I Still Feel Fantastic

I Still Feel Fantastic is a video work, developed during the Real Sur Real workshop with Anja Masling & Jerszy Seymour.

The starting point was a video from 2009, published on Youtube, called I Feel Fantastic. The mystified caption tells the creepy story of Cypriot sculptor Pygmalion who sought to create for himself a perfect, pure, unsullied companion, supposedly the singing robot we witness in the video. He used his particular skills to this end: he created a statue bride.

Up to the current day, the video has generated more than 17 million views and massive interest in deciphering the story of the person uploading the video. One of the earliest videos to spark the imaginations of countless social media users is a deeply disturbing clip.
An unexpected shot appears in the clip, showing an outdoor location. Through the comments, one can follow the unfolding speculation for a murder, buried body and similar derivatives, that only an internet trope can produce.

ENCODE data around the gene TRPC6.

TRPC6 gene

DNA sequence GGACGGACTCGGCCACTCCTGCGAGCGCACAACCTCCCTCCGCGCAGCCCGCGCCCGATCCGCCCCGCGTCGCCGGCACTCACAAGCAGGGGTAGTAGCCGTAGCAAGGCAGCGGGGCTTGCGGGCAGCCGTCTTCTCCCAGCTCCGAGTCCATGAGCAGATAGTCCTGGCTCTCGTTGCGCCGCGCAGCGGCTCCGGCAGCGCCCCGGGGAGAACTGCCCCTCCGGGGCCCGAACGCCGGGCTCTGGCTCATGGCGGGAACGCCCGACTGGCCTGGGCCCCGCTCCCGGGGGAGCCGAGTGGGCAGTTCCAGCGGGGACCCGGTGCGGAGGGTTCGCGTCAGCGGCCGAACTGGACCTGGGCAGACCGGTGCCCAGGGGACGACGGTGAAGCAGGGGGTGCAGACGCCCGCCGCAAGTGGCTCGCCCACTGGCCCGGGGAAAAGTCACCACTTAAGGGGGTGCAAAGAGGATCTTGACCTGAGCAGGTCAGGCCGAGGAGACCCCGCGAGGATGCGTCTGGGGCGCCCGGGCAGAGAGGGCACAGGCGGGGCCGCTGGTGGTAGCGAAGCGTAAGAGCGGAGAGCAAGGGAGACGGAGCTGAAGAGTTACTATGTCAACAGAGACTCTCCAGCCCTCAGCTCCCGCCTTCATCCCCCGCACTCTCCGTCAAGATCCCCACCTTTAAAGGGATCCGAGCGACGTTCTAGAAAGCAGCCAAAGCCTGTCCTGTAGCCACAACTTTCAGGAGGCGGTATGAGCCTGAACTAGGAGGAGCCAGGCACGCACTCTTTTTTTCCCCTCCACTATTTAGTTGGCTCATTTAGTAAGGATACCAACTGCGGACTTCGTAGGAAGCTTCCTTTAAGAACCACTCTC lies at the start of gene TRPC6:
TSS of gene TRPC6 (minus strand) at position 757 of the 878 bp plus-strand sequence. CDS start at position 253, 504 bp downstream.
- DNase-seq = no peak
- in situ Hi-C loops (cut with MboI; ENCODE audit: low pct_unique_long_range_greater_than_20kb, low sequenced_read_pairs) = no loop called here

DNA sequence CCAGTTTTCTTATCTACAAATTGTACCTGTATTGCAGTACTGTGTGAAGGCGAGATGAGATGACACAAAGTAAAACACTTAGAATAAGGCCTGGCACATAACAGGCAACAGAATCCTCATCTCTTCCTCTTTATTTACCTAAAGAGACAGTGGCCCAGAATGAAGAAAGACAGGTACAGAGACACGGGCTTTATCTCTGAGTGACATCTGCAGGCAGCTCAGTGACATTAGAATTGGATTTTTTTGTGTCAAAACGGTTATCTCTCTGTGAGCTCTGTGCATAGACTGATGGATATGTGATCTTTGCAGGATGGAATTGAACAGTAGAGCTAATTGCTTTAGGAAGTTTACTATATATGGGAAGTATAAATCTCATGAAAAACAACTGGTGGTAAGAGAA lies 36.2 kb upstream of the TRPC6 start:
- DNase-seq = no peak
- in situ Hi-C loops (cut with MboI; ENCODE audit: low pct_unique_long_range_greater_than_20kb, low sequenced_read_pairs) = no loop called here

The singing female android robot is the absolute embodiment of what we call uncanny valley. The unsettling feeling of is generated by the impersonated assignment of feelings by a non-human entity, namely Tara The Android.

I further studied singing as a notion of embodied voice and its fundamentals to humans. Within my research, I collected a variety of video material, where human-made non-human entities are singing.

In the video I reconstructed the image of those representations and applied the again to human models, making them all sing the I-feel-fantastic song. Thus they became a quire, the unified female image-object utilised endless times through sci-fi cinema and literature to represent the idealised image of the unattainable and objectified female figure.

In the video work, I titled I Still Fell Fantastic, as a tribute to its original, I’m aiming to show the gaps between the real, the surreal and its mediated construct to emphasise the simulated character of human approximation.

By revealing the mechanisms, both realism and surrealism become a tool to reduce reality to the mediation of its image and show once again how we’ve already accepted the modelled, unrealistic image making as part of our reality.